The economics of spam

Only 50 replies in a million will do


Spammers can make lucrative living even though only 50 in every million people respond to unsolicited commercial email.

While spamming cost are negligible the potential payoffs are "huge and very profitable", according to a paper by Andrew Leung of Canadian telco firm Telus.

Many of the themes of Leung's paper (e.g. the ineffectiveness of legislation against combating spam) are not new but he's assembled the information in a highly readable form that marks a useful contribution to understanding the spam problem. He's particularly strong on the economics of spam.

Leung argues that spam makes economic sense, despite minuscule response rates, because spam can be sent at "virtually no cost to spammers". Spam, unlike conventional junk mail, is growing exponentially because it costs virtually nothing to send and all the costs of dealing with spam are dumped on its recipients.

"Electronic email is not at economic equilibrium, primarily because the cost of sending spam is more or less non-existent in the online world. It costs spammers almost nothing to send their material," Leung writes.

Leung reckons response rates to bulk commercial email is less than 0.005 per cent. That means that a typical email message appeals to 50 people and annoys 999,950. Brightmail chief exec Enrique Salem recently told El Reg that scammers only need one in a million respondents to phishing emails to make the con worthwhile.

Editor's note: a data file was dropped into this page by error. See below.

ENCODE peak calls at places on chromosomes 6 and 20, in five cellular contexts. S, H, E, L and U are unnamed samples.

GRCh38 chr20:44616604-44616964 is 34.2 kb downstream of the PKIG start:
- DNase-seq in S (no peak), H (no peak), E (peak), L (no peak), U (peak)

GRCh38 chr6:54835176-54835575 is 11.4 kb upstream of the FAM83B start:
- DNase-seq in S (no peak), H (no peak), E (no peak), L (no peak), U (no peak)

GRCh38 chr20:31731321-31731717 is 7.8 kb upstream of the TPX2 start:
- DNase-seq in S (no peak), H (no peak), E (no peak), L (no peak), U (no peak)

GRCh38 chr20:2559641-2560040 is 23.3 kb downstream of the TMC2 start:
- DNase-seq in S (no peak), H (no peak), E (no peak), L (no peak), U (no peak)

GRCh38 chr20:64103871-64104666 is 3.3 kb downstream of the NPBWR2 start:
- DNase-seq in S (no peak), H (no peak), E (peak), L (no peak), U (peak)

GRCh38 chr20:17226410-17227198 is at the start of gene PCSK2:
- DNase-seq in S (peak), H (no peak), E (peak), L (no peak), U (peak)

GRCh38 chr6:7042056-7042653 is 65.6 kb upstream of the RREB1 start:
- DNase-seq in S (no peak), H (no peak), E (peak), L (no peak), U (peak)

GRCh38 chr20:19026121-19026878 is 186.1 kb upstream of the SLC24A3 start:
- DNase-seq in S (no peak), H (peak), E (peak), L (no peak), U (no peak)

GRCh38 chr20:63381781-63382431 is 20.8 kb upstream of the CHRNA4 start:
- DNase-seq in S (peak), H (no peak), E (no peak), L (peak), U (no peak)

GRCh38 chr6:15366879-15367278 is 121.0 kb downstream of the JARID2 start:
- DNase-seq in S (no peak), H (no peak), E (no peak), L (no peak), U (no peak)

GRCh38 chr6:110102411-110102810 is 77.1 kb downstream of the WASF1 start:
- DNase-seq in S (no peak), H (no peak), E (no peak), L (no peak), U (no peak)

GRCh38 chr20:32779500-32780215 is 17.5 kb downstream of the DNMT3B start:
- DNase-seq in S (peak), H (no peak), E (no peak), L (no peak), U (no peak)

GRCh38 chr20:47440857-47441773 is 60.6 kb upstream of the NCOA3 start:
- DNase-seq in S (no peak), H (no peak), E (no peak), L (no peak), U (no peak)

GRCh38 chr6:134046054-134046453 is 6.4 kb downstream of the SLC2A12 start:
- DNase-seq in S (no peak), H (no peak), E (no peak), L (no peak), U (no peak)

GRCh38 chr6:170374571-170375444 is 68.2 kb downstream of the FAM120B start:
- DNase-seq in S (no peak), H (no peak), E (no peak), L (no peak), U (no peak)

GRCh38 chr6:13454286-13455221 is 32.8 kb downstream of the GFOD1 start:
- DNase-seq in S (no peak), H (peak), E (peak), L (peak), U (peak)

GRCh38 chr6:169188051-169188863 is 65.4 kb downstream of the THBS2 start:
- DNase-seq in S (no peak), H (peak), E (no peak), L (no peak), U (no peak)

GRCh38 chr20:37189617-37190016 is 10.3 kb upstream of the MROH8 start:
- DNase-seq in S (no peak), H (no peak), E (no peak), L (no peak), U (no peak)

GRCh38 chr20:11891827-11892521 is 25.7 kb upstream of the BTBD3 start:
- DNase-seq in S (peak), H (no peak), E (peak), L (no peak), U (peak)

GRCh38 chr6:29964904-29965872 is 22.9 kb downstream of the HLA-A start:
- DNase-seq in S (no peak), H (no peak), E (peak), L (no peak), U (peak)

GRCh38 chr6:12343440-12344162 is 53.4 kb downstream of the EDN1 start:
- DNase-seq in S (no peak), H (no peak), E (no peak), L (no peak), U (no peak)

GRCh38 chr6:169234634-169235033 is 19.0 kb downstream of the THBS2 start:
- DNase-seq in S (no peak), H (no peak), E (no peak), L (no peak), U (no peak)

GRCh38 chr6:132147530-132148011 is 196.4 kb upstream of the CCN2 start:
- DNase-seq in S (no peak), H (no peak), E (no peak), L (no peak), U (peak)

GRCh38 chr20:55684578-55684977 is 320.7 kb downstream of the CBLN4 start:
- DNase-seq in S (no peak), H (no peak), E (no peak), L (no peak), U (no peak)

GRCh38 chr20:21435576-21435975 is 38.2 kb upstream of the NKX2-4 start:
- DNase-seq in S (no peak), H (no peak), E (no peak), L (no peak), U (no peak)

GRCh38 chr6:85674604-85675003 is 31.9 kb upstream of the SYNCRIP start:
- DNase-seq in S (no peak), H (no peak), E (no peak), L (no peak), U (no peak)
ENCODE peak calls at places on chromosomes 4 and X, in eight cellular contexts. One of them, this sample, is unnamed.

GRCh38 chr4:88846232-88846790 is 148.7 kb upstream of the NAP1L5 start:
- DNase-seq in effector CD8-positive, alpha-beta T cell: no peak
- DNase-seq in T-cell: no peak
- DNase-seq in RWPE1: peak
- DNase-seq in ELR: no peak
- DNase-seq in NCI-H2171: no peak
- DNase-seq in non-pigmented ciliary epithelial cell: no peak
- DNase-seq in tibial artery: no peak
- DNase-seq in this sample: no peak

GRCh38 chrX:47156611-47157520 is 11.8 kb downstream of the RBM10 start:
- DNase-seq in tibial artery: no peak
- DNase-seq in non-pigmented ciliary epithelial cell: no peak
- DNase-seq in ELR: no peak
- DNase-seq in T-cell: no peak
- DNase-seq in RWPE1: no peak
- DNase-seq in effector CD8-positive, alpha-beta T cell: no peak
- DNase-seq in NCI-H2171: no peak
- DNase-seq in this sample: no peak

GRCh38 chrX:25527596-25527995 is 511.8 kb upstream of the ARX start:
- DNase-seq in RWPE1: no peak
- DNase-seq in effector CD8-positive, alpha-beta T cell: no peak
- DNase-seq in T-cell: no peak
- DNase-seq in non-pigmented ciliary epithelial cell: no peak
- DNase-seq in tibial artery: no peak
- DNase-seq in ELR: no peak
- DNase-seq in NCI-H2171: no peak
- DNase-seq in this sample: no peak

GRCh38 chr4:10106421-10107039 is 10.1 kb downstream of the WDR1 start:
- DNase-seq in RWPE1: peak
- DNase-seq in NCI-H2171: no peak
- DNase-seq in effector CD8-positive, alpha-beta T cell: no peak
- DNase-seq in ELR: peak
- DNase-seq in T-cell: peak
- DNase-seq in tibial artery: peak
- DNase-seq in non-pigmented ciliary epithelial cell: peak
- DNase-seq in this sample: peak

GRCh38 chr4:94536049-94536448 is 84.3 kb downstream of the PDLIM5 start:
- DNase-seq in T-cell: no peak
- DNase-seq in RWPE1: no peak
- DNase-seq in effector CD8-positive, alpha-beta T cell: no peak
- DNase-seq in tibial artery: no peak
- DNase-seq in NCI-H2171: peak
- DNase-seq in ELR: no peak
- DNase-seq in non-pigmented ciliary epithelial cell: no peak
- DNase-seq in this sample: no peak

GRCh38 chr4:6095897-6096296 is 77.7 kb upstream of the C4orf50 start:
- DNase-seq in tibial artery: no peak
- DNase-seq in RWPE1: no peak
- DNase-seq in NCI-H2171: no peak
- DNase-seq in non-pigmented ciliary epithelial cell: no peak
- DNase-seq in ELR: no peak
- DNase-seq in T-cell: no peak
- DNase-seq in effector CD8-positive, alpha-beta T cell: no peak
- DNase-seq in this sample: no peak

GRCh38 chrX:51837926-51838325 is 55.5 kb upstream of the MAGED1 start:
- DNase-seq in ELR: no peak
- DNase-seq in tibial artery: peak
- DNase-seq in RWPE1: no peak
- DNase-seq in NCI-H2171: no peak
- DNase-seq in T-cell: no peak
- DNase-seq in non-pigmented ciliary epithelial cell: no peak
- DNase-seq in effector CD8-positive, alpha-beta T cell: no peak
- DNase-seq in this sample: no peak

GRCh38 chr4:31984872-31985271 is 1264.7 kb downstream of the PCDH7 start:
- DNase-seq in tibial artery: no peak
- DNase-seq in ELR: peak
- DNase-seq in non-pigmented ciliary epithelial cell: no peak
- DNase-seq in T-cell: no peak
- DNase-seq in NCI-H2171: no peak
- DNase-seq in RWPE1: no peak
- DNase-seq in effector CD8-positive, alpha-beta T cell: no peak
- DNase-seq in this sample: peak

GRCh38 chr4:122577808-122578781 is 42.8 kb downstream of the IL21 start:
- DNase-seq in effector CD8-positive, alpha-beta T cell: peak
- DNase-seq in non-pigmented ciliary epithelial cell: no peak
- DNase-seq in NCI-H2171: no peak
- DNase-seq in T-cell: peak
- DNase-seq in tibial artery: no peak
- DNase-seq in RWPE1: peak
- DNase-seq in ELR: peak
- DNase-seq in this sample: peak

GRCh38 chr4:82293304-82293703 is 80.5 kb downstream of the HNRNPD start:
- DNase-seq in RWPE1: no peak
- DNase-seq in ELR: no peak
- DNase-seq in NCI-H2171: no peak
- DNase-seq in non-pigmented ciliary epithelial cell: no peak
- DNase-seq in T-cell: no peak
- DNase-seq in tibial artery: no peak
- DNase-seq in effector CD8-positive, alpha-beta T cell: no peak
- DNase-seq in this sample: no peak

Spam economics tilted towards Net parasites

While all these wasted messages have no effect on spammers, for the rest of us they mean lost time, inconvenience and wasted resources (bandwidth, storage etc.)

"The economics are tilted in favour of mass marketers, and stacked against the rest of society," Leung writes.

And the economics of spam are only getting worse for those fighting a tide of rising junk mail that threatens to swamp users' in-boxes.

Aggressive new techniques of harvesting email addresses mean the cost to spammers of hooking new prospects is constantly plummeting. Meanwhile, easy access to slimeware or outsourced spamming services is growing. There's no shortage of anti-spam relays spammers can hijack to send spam, and techniques are evolving so spammers can throttle back the amount of spam they send to avoid detection. And spammers are increasing adept at switching ISPs if their service is terminated.

Leung points out there are no universal anti-spamming policy and that enforcement anti-spam laws that do exist are difficult.

"Spam is a legal grey area: and spammers know that enforcement is difficult, resources are constrained and penalties are minor when caught. Other than a few high profile cases, spammers know that they operate with virtual impunity," he writes.

Leung saves his most savage prose for the spammers' oft-heard contention that they're practicing their rights to free speech.

"All the highbrow defences to spam start to look overblown when you consider the sordid reality of the stuff itself - unwanted pyramid schemes, anti-aging gimmicks and live shower-cam promos. The cacophony drowns out any valuable messages, in any event."

"It might seem that the miniscule response rates would doom the spammer to failure. Quite the contrary, email is so cheap that they can make money even with almost no click-through." ®

External Links

Spam: The Current State, by Andrew Leung of Telus
Latest spam stats from Brightmail
Show 419 spammers what you think of them with our exclusive T-shirts, from Cash 'n Carrion

Spam: full coverage

Microsoft declares war on spam